Peru has so many ridiculously awesome motorcycling roads, but with its combination of never-ending curves and cinematic scenery, the wildly careening descent into the Colca Canyon is up there there with the country’s most exhilarating rides.
Twice as deep as the Grand Canyon, and the second deepest in the world, Colca plunges to 3,270m at the deepest point of its 70km extent, carved out of the Andes by the surging Rio Colca.
160km north west of Peru’s second largest city, Arequipa, the region is one of the few places you can regularly spot the Andean condor (endangered in much of its range) soaring freely above the majestic landscape.
At 3,810m above sea level, straddling the borders of Bolivia and Peru, Lake Titicaca is the highest lake in the world navigable to large vessels. While a cool fact, it’s more likely that its mesmerising sapphire blue sheen and sweeping high altitude scenery are Titicaca’s biggest drawcards.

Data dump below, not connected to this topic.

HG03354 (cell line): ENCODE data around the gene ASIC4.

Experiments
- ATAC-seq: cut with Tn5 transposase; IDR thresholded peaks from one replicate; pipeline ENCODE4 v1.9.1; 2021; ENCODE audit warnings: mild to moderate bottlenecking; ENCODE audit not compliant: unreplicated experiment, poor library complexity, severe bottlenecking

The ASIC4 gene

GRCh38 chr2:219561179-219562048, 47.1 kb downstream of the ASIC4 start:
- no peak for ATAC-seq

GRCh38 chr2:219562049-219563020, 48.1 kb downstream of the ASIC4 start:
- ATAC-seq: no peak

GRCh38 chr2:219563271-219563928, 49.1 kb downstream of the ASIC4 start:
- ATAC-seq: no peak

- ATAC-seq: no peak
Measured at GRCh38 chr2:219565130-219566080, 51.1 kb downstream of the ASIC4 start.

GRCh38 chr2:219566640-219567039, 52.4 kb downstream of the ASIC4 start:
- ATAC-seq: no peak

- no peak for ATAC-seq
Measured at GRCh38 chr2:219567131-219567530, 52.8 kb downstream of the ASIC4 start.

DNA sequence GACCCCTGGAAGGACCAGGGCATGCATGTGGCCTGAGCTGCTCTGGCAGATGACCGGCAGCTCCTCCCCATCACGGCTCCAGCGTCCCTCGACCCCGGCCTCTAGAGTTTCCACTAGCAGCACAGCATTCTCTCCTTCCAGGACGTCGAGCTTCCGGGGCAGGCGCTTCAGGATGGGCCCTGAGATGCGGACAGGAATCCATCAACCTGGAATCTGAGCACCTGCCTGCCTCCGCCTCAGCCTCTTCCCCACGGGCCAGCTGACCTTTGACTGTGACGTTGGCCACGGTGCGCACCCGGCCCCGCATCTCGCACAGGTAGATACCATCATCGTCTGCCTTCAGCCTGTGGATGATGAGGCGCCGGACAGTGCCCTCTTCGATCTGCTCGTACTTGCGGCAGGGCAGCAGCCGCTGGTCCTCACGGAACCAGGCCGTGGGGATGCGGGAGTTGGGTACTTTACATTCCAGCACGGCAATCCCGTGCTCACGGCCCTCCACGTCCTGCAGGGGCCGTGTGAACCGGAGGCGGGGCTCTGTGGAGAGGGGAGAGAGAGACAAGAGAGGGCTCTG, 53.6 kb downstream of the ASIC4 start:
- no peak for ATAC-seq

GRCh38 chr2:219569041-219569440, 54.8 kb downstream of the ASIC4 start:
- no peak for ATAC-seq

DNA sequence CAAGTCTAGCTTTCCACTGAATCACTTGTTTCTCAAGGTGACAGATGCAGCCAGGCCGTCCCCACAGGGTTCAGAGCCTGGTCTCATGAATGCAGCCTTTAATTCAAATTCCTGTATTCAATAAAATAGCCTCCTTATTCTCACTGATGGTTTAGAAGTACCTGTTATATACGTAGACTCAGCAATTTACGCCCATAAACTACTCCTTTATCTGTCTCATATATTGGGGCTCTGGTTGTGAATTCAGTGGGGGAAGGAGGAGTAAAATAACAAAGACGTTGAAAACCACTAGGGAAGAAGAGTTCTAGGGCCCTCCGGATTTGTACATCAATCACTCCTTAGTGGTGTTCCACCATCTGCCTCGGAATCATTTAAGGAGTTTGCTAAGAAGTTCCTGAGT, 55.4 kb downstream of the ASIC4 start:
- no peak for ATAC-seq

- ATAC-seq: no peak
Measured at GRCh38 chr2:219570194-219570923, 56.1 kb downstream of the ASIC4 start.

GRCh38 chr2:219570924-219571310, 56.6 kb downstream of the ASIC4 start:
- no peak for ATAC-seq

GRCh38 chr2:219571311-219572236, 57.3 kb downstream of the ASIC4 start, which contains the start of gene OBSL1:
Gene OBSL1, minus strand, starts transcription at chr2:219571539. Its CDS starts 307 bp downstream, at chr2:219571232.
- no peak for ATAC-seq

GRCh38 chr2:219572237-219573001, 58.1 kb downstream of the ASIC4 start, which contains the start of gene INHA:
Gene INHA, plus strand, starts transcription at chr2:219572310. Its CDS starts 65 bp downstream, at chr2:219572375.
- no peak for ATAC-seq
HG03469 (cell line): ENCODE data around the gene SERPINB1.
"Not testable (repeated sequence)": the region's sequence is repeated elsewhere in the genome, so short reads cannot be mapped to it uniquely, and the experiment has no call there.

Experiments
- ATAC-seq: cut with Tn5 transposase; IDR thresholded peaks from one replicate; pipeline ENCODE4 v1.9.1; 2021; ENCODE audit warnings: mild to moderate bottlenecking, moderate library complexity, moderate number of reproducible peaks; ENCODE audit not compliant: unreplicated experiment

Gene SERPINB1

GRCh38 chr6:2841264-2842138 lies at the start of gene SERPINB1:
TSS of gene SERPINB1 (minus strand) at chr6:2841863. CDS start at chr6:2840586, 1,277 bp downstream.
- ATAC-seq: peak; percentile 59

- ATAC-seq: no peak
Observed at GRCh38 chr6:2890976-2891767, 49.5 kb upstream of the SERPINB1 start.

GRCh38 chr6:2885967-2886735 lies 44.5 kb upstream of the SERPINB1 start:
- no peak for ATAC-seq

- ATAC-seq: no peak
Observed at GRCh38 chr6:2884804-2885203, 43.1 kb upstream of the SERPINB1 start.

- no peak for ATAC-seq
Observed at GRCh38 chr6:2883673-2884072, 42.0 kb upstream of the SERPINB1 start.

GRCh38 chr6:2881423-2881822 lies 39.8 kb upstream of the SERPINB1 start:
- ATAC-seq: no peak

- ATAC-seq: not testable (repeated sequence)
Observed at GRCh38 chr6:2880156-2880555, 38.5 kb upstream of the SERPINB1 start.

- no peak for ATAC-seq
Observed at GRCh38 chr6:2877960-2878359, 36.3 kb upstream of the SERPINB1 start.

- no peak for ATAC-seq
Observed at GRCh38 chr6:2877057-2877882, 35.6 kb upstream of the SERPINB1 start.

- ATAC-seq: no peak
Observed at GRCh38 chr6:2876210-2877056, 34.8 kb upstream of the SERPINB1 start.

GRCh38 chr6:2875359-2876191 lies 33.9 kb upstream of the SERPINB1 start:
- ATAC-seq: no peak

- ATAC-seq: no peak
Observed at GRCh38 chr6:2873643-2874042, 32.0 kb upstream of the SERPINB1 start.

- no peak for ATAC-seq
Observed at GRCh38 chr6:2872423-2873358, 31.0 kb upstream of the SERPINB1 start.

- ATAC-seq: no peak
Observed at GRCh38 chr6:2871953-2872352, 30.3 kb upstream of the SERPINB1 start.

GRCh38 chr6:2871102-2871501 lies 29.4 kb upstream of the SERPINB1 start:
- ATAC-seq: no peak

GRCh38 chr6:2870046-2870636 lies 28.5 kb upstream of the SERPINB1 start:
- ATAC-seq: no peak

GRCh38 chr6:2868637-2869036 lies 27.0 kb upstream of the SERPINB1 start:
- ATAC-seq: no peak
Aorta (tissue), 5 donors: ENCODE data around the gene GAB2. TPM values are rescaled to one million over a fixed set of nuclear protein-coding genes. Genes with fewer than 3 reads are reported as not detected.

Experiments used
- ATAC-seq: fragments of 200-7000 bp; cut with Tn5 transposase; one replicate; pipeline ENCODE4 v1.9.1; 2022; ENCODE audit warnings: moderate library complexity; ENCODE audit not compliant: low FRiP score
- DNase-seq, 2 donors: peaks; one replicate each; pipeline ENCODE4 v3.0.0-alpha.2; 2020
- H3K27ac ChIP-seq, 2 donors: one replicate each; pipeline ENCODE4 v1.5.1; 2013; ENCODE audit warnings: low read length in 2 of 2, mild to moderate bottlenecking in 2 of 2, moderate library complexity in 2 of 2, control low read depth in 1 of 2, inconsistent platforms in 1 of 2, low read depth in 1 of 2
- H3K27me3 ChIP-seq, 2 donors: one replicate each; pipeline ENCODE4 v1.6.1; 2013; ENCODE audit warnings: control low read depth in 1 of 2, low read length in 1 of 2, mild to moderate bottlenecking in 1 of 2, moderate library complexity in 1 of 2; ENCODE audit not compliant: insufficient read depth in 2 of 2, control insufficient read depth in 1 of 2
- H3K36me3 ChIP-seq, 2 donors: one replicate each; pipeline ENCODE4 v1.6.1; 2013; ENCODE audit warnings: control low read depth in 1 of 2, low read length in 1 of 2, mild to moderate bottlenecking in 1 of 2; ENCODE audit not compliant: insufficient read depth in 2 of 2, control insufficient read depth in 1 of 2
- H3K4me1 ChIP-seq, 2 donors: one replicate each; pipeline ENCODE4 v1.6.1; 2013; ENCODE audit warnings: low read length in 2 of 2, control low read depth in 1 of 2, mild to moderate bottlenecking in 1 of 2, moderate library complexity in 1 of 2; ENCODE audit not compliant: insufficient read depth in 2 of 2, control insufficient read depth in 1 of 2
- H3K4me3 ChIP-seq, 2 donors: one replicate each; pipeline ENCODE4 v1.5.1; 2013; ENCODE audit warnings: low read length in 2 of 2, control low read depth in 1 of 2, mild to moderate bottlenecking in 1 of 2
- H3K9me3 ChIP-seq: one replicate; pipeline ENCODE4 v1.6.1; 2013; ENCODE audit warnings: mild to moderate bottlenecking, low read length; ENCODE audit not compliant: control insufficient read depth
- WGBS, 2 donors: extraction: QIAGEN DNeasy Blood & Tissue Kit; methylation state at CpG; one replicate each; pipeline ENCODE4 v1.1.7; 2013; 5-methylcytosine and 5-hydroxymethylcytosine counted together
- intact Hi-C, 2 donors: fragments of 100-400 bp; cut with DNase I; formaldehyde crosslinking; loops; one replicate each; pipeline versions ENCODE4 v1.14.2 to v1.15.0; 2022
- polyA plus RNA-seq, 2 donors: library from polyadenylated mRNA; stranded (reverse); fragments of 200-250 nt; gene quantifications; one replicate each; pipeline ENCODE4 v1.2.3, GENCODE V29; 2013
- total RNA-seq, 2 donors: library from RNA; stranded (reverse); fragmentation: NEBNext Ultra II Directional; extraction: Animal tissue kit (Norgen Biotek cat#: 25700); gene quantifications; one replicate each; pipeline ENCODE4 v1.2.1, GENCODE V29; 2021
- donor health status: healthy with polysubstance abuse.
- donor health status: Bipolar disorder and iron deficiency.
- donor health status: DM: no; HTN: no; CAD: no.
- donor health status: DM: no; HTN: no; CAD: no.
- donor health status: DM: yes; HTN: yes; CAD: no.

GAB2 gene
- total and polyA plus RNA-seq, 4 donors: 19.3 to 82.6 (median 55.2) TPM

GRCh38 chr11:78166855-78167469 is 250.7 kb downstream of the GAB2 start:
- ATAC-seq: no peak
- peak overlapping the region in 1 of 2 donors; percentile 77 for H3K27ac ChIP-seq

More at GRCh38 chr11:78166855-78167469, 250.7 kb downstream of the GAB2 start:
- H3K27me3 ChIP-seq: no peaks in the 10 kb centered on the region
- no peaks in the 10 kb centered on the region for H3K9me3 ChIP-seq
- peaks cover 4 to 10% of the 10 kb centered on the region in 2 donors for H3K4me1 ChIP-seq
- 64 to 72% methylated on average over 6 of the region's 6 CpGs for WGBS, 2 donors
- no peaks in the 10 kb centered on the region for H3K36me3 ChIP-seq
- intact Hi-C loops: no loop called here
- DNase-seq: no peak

The lovely city of Puno sits on the western shore of Lake Titicaca, and from there you can take boat excursions out to the manmade Uros Islands, home to the fishing and farming indigenous Uros people.
Huacachina Desert Oasis
Peru really does have it all. Beaches, mountains, cloud forest, jungles and yes, deserts too. Surrounded by sand dunes in the middle of the scorching south Peruvian desert is a miraculous miniature village called Huacachina, nestled on the edge of a palm-tree fringed lagoon in the middle of one of the most desolate places on the continent. The picturesque oasis, 5km from the city of Ica, has developed a modest industry around letting tourists blast around the desert on dune buggies and sandboards.
Huascaran National Park
An adventurous, semi off-road ride roughly 440km north of Lima leads you to one of the most beautiful national parks in Peru. It’s home to Nevado Huascaran, the highest peak in Peru at over 6,600m. Summitting this snow-capped beauty is only for experienced climbers, but you can enjoy fantastic views of the Cordillera Blanca range from numerous epic hiking trails within the park.
One of the most popular walks is the short yet demanding high altitude trek to the stunning glacial turquoise lake known as Laguna 69. In case you’re wondering about the name, before the creation of the park in 1975, all the lakes it would encompass had to be named. While some had their indigenous Quechan names restored, others were named by the surveyors, who clearly weren’t feeling especially creative.